Wed, Dec 16, 2015

Diversifying African Trade: The road to progress

Report by Aubrey Hruby

Africa East Africa Economy & Business English Entrepreneurship Financial Regulation Fiscal and Structural Reform Future of Work General Africa Inclusive Growth International Financial Institutions International Markets Macroeconomics North & West Africa Oil and Gas Renewables & Advanced Energy South & Central Africa Trade

KENYA, Mombasa: Photograph taken by the Kenyan Ministry of East African Affairs, Commerce and Tourism (MEAACT) 31 July shows a general view of containers inside Mombasa Port on Kenya's Indian Ocean coast. MANDATORY CREDIT: MEAACT PHOTO / STUART PRICE.

As World Trade Organization members meet in Nairobi, Kenya, for their 2015 Ministerial, the potential economic impact of African trade—for Africa, but also the rest of the world—has never been more relevant. Home to thirty-three of the world’s least developed countries and only responsible for 3 percent of global trade, Africa stands to reap enormous benefit from investing in trade as a vehicle for economic development and growth.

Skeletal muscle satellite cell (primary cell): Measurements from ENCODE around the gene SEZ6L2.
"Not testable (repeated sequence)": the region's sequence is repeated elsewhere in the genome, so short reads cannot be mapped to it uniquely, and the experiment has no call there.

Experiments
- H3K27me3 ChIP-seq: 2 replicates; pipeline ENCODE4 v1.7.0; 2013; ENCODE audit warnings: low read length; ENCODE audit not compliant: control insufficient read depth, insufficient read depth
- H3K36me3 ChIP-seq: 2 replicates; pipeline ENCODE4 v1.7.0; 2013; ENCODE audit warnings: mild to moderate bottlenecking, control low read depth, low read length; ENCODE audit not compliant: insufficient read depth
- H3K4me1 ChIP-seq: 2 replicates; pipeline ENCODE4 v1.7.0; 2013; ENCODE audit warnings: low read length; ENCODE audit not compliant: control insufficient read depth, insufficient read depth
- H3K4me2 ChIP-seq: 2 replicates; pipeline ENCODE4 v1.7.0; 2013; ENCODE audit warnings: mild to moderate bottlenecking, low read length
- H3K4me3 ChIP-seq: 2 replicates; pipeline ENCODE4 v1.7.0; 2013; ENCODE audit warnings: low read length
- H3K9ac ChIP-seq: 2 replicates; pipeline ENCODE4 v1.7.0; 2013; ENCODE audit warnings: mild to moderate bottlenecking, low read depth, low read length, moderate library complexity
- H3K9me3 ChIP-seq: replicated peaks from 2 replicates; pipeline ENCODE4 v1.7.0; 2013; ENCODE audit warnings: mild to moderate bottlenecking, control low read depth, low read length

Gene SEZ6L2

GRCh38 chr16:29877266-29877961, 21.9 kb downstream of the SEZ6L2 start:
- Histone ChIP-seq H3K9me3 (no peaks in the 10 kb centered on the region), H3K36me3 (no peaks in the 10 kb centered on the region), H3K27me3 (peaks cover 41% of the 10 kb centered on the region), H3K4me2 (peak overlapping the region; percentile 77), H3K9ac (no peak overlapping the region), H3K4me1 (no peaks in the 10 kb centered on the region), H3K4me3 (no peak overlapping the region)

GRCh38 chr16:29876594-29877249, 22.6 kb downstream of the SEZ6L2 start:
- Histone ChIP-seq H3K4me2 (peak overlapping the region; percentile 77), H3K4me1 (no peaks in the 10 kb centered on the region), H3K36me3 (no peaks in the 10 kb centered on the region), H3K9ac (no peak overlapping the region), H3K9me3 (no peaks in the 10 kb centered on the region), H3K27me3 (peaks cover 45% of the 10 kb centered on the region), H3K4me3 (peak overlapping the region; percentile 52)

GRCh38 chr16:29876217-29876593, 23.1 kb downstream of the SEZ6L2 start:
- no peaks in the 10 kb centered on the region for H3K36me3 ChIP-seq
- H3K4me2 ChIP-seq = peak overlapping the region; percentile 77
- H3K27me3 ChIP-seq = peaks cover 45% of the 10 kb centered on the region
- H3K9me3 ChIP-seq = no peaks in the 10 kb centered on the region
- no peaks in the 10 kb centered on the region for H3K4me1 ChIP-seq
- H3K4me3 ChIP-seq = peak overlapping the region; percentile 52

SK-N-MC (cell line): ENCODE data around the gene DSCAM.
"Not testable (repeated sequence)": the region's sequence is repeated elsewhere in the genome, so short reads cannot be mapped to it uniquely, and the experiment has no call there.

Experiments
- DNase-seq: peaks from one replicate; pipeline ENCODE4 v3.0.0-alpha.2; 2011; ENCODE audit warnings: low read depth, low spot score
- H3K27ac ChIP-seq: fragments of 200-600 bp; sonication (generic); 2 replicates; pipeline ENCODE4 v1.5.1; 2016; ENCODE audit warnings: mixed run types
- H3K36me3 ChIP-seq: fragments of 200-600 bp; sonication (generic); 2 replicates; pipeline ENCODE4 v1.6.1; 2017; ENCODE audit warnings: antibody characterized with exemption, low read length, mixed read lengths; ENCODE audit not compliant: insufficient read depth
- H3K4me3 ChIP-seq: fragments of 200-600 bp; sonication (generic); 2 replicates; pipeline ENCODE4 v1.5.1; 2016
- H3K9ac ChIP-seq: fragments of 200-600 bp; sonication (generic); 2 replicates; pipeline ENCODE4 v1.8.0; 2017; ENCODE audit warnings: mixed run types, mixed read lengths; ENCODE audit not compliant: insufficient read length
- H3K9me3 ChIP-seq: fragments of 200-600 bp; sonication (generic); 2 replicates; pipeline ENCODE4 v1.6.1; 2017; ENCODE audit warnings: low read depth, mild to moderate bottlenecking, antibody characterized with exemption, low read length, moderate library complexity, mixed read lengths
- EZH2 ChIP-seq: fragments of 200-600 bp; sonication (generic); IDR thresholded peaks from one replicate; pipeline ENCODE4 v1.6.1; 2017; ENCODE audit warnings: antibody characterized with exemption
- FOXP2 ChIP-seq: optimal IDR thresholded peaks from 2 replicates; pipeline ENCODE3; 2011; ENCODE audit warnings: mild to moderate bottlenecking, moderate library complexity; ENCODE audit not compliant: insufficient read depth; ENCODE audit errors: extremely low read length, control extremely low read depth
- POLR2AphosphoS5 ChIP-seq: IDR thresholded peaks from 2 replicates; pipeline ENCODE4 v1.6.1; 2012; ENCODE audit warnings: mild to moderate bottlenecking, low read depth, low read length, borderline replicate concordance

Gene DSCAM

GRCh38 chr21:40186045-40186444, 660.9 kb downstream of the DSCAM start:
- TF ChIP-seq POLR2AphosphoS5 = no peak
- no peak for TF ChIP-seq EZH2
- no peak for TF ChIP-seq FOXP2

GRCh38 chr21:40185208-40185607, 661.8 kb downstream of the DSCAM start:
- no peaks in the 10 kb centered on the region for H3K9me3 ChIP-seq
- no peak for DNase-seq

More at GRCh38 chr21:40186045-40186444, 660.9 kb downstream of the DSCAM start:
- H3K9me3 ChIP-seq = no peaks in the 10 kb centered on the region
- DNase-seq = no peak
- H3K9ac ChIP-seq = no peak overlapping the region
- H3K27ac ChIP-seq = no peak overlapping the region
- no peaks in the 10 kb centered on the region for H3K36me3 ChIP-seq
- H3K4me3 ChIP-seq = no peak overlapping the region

However, African countries face substantial challenges, as the global collapse of commodity demand and China’s recent economic slowdown will test the resilience of the numerous economies that rely on a small range of products and partners.

To fully harness the transformative potential of trade, African countries will have to learn to navigate this constrained global environment and fully embrace opportunities to diversify their international trade flows. Diversifying African Trade: The Road to Progress, a new report by Atlantic Council Africa Center Senior Fellow Aubrey Hruby, examines the current obstacles hampering international trade across the continent and provides recommendations for policy makers in Africa and across the world.

Key recommendations include:

  • Speed up regional integration through targeted political will and enhanced financial and technical support, specifically for regional economic communities;
  • Maximize product diversity by improving Africa’s Export Processing Zones to create competitive export-orient clusters;
  • Invest in infrastructure with a particular focus on the power sector;
  • Eliminate trade inefficiencies by continuing to reduce both tariff and non-tariff trade barriers with the help of new technologies, as well as streamlining immigration policies and removing onerous visa requirements.

This report is part of a partnership between the Atlantic Council’s Africa Center and the OCP Policy Center and is made possible by generous support through the OCP Foundation.